> > when you have a dedicated graphics processor to do it?
    >
    > I think you're talking 3-D while Keith is talking 2-D.

    Nope. 3-D is no different. AGP wuz supposed to make the
    graphics channel two-way so the graphics card could access main
    memory. DO you know anyone that actually does this? PLease!
    With 32MB (or 128MB) on the graphics card, who cares?
    >
    > In 3-D there's simply too much drudge work (shading,
    > perspective) and not enough interaction back to the control
    > program to need or want the CPU. 2-D is much simpler and often
    > requires considerable CPU interactivity (CAD) with the display.

    Sure, so why does the 3-D card want to go back to main memory,
    again? The graphics pipe is amazingly one-directional. ...and
    thus not sensitive to latency, any more than in human terms.

    --
    Keith
  31. Archived from groups: comp.sys.ibm.pc.hardware.chips,comp.sys.intel,comp.arch (More info?)

    In article <c7pron$bvf$1@nntp.webmaster.com>,
    davids@webmaster.com says...
    > KR Williams wrote:
    >
    > > Why wouldn't things be rendered in memory and then DMA'd to the
    > > graphics card?
    >
    > Because then the rendering process would be eating system memory
    > bandwidth.

    Nope. YOu're thinking so AGP (no one uses it, or ever has).
    >
    > > Why would the processor *ever* care what's been
    > > sent to the graphics subsystem?
    >
    > Because it may have to make decisions based upon that information. I
    > don't know enough about modern graphics hardware to know if it actually does
    > this, but it has been at times logical to use the graphics hardware to help
    > you make decisions about other issues. For example, a game may want to
    > display some information about an object if and only if that object is
    > visible to you. That may be the graphics card's decision, since it has to
    > decide that anyway.

    Nope. Any feedback is certainly within human response. Low
    latency (in CPU terms) is irrelevant to graphics subsystems.

    --
    Keith
  32. Archived from groups: comp.sys.ibm.pc.hardware.chips,comp.sys.intel,comp.arch (More info?)

    In article <1084278577.759843@teapot.planet.gong>, roo@try-
    removing-this.darkboong.demon.co.uk says...
    > KR Williams wrote:
    > > In article <1084204646.576285@teapot.planet.gong>, roo@try-
    > > removing-this.darkboong.demon.co.uk says...
    > >
    > >>Andrew Reilly wrote:
    > >>
    > >>>On Sun, 09 May 2004 03:23:59 +0100, Rupert Pigott wrote:
    > >>>
    > >>>
    > >>>
    > >>>>Andrew Reilly wrote:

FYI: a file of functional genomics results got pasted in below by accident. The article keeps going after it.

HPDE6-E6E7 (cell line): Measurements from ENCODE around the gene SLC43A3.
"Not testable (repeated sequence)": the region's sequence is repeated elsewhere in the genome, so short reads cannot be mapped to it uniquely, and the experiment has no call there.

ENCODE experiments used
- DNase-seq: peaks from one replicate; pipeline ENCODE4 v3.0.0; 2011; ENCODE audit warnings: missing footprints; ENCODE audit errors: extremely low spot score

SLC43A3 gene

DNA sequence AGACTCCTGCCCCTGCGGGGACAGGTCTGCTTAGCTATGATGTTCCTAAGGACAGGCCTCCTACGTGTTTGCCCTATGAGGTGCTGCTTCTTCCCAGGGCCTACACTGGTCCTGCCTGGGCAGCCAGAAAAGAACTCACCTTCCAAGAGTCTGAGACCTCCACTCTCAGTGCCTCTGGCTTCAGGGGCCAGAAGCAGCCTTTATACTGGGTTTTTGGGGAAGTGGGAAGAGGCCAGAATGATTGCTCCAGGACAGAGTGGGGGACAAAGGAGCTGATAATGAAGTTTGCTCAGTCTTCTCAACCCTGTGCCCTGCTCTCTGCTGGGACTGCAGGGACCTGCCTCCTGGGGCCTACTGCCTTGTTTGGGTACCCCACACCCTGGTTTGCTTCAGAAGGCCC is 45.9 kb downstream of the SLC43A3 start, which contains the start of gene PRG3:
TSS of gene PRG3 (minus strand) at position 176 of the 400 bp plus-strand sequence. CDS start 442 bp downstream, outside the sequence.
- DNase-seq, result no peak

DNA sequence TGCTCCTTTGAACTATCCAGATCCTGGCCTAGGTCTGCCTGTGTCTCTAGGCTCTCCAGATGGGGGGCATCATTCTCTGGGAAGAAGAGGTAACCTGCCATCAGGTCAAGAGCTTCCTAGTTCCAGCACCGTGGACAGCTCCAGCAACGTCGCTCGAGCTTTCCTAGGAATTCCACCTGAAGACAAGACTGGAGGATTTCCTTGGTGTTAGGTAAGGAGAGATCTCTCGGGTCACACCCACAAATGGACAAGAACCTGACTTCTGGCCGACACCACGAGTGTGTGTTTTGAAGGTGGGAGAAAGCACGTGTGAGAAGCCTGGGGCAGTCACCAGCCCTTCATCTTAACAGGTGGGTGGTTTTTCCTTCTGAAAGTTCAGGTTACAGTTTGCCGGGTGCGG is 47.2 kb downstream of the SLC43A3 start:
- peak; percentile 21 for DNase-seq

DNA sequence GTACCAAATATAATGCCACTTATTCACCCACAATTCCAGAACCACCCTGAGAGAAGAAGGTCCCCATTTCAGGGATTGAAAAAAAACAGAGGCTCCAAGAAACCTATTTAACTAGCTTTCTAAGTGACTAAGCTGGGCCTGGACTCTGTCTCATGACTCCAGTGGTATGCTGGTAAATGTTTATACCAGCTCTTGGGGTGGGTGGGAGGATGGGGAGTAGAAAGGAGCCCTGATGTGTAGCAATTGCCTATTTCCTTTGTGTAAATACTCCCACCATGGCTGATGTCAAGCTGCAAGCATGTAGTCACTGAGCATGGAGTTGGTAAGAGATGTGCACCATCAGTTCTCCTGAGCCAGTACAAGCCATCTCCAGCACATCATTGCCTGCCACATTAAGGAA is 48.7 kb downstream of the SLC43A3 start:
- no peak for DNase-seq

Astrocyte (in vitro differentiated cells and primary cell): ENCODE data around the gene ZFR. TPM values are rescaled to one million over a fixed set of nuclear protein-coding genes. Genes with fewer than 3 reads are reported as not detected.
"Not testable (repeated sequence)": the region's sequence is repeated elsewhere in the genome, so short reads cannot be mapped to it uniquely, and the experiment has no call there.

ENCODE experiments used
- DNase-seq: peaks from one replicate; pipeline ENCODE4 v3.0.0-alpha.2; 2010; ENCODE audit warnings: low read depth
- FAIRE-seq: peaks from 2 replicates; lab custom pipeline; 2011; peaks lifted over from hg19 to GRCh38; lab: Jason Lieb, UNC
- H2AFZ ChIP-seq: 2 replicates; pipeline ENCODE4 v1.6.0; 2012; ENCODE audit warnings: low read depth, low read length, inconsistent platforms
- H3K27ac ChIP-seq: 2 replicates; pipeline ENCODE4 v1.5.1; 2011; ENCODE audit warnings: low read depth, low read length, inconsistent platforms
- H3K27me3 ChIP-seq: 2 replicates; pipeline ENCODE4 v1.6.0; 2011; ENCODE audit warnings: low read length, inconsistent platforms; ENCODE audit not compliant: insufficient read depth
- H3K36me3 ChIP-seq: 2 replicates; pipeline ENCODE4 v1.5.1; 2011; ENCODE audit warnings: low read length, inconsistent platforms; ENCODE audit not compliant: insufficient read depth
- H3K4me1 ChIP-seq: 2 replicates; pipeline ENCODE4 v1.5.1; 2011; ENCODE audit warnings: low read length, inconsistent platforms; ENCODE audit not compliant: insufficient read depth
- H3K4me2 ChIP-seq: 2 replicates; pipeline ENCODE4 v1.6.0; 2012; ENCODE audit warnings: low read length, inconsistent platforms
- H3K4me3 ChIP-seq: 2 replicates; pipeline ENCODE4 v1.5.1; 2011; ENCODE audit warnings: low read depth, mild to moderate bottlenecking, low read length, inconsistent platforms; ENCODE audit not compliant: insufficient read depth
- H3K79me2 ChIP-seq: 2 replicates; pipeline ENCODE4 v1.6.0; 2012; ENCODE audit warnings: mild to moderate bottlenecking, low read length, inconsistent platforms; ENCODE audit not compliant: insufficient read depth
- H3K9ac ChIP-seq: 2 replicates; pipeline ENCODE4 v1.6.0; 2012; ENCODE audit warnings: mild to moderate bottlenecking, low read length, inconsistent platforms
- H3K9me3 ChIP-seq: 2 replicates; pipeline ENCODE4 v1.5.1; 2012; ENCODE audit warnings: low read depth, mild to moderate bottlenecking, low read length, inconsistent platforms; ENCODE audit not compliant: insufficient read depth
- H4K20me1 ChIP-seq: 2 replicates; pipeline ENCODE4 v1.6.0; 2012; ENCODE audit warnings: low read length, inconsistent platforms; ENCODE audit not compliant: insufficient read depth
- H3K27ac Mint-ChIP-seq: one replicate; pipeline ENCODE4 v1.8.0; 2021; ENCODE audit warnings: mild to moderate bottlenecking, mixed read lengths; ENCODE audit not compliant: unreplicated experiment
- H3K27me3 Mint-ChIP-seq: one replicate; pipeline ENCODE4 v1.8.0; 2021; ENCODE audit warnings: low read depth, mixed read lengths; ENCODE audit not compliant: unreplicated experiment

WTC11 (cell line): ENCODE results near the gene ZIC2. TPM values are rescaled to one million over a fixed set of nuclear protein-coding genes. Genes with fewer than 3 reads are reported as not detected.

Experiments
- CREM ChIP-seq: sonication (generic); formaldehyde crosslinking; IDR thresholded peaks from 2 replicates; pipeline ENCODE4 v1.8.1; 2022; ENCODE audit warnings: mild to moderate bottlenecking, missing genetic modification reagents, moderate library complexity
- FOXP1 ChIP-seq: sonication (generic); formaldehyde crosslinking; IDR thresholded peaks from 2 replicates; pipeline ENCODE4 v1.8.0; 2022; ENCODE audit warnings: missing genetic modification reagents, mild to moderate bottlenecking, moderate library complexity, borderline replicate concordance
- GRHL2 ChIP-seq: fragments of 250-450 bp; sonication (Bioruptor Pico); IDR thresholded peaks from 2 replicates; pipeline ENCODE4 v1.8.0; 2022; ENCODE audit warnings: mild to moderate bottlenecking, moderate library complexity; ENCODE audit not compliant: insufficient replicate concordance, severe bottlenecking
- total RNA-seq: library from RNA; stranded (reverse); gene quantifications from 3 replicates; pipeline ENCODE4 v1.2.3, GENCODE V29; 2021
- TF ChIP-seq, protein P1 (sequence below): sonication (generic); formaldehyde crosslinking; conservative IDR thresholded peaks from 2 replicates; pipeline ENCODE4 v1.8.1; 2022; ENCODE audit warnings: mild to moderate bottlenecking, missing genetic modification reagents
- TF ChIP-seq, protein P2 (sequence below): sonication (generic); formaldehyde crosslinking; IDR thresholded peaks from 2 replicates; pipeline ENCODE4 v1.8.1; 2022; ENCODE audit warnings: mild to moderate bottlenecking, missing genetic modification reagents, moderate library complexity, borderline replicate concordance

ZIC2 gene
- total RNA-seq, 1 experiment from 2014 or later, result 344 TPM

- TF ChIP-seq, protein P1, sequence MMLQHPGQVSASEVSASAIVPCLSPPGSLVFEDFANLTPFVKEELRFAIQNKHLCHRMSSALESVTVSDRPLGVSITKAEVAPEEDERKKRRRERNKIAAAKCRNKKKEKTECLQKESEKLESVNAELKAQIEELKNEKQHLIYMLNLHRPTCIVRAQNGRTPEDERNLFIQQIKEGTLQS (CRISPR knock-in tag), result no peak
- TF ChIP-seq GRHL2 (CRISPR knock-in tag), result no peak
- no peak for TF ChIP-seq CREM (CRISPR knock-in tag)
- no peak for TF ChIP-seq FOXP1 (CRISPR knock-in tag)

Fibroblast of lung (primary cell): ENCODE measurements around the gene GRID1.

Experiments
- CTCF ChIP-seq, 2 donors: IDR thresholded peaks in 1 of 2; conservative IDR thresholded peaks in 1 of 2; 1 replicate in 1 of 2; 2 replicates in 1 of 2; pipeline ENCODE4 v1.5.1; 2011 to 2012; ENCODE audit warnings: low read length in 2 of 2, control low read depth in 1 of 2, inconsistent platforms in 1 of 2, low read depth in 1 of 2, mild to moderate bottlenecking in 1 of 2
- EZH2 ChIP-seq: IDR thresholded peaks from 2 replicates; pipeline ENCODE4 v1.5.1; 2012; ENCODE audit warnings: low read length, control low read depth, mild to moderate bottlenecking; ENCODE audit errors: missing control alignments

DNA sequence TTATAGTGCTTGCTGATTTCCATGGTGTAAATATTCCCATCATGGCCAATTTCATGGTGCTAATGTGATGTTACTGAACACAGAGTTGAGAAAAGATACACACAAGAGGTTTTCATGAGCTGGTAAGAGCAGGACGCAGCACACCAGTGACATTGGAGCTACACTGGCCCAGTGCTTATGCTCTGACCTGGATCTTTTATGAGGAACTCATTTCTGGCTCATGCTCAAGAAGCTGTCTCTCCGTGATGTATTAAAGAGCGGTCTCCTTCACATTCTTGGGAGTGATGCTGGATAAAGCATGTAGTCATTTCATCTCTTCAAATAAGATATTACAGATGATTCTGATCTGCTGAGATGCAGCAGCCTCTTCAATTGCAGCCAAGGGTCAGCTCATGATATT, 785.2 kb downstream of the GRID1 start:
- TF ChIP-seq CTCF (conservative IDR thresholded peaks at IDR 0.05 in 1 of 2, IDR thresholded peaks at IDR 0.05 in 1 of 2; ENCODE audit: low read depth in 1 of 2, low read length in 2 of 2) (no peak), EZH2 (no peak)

> >>>>
    > >>>>
    > >>>>>On Fri, 07 May 2004 21:18:52 +0000, Sander Vesik wrote:
    > >>>>>
    > >>>>>
    > >>>>>
    > >>>>>
    > >>>>>>In comp.arch Del Cecchi <cecchinospam@us.ibm.com> wrote:
    > >>>>>>
    > >>>>>>
    > >>>>>>>Is latency a big deal writing to a disk or graphics card?
    > >>>>>>>
    > >>>>>>
    > >>>>>>It can easily be for a graphics card.
    > >>>>>
    > >>>>>
    > >>>>>Why? Aren't they write-only devices? Surely any latency
    > >>>>
    > >>>>Off the top of my head, at least two requirements exist, namely
    > >>>>screenshots and flyback sychronisation...
    > >>>
    > >>>
    > >>>Both of which appear, on the surface, to be frame-rate type events: i.e.,
    > >>>in the ballpark of the 10ms event time that I mentioned in the part that
    > >>>you snipped. Not a latency issue on the order of memory access or
    > >>
    > >>Hmmm, how about querying the state of an OpenGL rendering pipeline
    > >>that happens to be sitting on the graphics card ? I don't think that
    > >>it's ever been true to say GFX cards are write only, and I'm not sure
    > >>I'd ever want that. :)
    > >
    > >
    > > Why wouldn't things be rendered in memory and then DMA'd to the
    > > graphics card? Why would the processor *ever* care what's been
    > > sent to the graphics subsystem? I'm from (close enough to)
    > > Missouri, and you're going to have to show us, Rupert.
    >
    > Try starting here :
    >
    > http://www.opengl.org
    >
    > Take a look at the spec. There are numerous papers on OpenGL
    > acceleration hardware too. FWIW I have been quite impressed by
    > the OpenGL spec, seems to give a lot of freedom to both the
    > application and the hardware.
    >
    > For a more generic non-OpenGL biased look at 3D hardware you
    > might want to check out the following :
    >
    > "Computer Graphics Principles and Practice",
    > 2nd Edition by Foley/van Dam/Feiner/Hughes,
    > published by Addison Wesley.
    >
    > Specifically chapter 18 "Advanced Raster Graphics Architecture"
    > for a discussion on various (rather nifty) 3D graphics hardware
    > and chapter 16 "Illumination and Shading" for a heavy hint as to
    > why it's necessary.

    WHy don't you tell us why it's necessary, rather than spewing
    some irrelevant web sites. THe fact is that the graphics channel